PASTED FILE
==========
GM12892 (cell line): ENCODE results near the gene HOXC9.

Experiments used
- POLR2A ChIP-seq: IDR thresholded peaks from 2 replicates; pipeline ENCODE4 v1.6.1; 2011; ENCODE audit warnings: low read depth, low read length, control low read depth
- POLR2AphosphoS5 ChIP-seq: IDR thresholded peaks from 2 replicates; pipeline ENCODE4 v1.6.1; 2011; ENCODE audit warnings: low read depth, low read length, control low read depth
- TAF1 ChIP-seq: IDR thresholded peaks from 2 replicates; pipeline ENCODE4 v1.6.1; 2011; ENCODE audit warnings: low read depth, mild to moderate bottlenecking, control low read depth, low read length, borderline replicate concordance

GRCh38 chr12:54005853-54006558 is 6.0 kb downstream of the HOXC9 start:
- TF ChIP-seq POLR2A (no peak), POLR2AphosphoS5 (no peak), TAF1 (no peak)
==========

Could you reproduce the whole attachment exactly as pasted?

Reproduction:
GM12892 (cell line): ENCODE results near the gene HOXC9.

Experiments used
- POLR2A ChIP-seq: IDR thresholded peaks from 2 replicates; pipeline ENCODE4 v1.6.1; 2011; ENCODE audit warnings: low read depth, low read length, control low read depth
- POLR2AphosphoS5 ChIP-seq: IDR thresholded peaks from 2 replicates; pipeline ENCODE4 v1.6.1; 2011; ENCODE audit warnings: low read depth, low read length, control low read depth
- TAF1 ChIP-seq: IDR thresholded peaks from 2 replicates; pipeline ENCODE4 v1.6.1; 2011; ENCODE audit warnings: low read depth, mild to moderate bottlenecking, control low read depth, low read length, borderline replicate concordance

GRCh38 chr12:54005853-54006558 is 6.0 kb downstream of the HOXC9 start:
- TF ChIP-seq POLR2A (no peak), POLR2AphosphoS5 (no peak), TAF1 (no peak)